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Resources at Other NYPL Locations
An African popular literature: a study of Onitsha market pamphlets by
Call Number: JFD 73-8265
This 1973 text was the first detailed study of that phenomenon of the African literary scene, Onitsha market literature. Pen names and pamphlet titles adopted by Onitsha authors have often been the subject of amused comment, but it took a long time for Onitsha writing to be recognised for what it is: a genuinely popular literature, unique on Africa, written in English by Africans for an exclusively African audience. What are the origins of this literature? Why did it start in Onitsha? Why do certain themes recur? Where have the writer acquired their unconventional attitudes to love, marriage, sex? What influences have shaped the robust and unorthodox language they use? Dr Obiechina answers these questions and asks what we can learn from the Onitsha authors about social change in Nigeria - how do they attempt to reconcile the traditional rural community and the aggressive individualistic urban society with alien values?
Narrative, Identity, and Academic Community in Higher Education by
Call Number: JFE 17-7823
Grounded in narrative theory, this book offers a case study of a liberal arts college¿s use of narrative to help build identity, community, and collaboration within the college faculty across a range of disciplines, including history, psychology, sociology, theatre and dance, literature, anthropology, and communication. Exploring issues of methodology and their practical application, this narrative project speaks to the construction of identity for the liberal arts in today¿s higher education climate. Narrative, Identity, and Academic Community focuses on the ways a cross-disciplinary emphasis on narrative can impact institutions in North America and contribute to the discussion of strategies to foster bottom-up, faculty-driven collaboration and innovation.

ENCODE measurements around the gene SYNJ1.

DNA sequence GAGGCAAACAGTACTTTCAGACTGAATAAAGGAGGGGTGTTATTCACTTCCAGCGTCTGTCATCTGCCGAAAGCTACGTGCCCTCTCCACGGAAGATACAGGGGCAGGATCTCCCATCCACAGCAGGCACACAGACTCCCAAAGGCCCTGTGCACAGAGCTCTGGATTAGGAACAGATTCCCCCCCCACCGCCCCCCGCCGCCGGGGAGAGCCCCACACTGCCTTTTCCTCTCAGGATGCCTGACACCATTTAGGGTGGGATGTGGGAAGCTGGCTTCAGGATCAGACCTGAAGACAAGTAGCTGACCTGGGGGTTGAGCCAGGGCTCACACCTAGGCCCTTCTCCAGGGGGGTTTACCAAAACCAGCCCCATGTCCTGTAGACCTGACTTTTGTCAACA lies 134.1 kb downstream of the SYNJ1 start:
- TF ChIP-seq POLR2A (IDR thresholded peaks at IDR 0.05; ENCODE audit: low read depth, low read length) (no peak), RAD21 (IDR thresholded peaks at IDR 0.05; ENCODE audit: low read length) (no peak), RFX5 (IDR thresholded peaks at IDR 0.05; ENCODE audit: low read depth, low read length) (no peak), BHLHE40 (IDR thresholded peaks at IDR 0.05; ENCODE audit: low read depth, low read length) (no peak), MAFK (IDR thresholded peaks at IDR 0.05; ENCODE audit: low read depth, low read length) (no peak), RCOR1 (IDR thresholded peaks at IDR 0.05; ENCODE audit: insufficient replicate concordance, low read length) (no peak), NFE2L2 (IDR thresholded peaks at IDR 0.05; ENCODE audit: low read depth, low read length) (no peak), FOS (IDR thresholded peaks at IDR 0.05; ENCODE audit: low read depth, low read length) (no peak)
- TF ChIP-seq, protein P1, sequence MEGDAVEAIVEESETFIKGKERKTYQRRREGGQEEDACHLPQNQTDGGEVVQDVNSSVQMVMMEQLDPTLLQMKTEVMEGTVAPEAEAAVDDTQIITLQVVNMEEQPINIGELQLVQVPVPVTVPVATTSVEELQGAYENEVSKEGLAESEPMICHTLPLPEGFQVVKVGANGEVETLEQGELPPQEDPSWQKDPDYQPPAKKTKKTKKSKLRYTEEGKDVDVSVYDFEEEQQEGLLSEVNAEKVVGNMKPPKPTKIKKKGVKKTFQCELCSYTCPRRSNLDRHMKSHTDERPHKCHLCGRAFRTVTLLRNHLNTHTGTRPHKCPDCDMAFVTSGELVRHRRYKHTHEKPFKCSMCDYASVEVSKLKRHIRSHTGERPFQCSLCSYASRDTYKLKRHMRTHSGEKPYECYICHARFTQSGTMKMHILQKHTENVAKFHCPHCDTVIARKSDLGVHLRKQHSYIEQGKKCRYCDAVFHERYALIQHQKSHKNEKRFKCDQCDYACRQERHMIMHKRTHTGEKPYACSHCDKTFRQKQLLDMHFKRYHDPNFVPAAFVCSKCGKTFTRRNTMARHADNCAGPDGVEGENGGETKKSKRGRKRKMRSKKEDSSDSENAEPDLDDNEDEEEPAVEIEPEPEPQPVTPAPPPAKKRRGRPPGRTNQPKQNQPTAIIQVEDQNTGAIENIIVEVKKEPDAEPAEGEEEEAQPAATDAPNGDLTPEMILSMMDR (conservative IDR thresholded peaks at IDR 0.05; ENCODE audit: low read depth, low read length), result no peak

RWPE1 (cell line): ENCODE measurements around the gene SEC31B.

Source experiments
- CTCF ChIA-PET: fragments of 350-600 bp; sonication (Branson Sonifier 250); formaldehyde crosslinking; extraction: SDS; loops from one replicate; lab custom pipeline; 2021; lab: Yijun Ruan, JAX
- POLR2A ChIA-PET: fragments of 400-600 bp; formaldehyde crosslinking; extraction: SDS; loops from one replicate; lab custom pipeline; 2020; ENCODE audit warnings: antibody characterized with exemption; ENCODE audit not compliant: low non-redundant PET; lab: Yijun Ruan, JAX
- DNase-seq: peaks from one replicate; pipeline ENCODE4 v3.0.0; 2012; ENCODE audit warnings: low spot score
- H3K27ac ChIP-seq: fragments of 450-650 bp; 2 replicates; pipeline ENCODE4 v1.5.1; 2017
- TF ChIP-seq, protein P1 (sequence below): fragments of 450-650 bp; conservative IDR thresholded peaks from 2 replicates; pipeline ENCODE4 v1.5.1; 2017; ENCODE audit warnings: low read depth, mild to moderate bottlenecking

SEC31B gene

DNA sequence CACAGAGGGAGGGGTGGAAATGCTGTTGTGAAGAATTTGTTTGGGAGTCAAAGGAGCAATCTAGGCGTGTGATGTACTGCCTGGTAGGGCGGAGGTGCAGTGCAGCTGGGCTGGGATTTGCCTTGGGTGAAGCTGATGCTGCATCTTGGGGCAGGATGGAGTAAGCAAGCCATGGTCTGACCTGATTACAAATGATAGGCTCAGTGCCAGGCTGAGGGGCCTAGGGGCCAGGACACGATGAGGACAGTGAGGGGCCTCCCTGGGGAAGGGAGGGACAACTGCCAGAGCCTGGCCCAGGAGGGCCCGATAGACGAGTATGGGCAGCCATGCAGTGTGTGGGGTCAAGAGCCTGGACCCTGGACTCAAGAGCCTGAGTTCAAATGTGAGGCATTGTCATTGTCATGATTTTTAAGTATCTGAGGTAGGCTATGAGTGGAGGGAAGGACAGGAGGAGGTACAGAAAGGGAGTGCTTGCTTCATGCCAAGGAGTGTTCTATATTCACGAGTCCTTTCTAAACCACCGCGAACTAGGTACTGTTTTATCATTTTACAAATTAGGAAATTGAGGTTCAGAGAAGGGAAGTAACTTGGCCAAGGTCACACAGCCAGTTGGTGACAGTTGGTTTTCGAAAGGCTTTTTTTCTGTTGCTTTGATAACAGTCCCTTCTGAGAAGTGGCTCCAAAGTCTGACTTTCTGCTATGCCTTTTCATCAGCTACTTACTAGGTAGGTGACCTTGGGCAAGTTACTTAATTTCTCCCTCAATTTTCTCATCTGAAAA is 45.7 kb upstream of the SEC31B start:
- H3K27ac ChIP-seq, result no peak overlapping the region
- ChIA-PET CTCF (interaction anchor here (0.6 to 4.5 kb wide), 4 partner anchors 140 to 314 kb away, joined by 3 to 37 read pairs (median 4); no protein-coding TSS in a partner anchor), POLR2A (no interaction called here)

West African literatures: ways of reading by
Call Number: JFD 06-12882
West African Literatures provides students with fresh, in-depth perspectives on the key debates in the field. The aim of this book is not to provide an authoritative, encyclopedic account, but to consider a selection of the region's literatures in relation to prevailing discussions about literature and postcolonialism.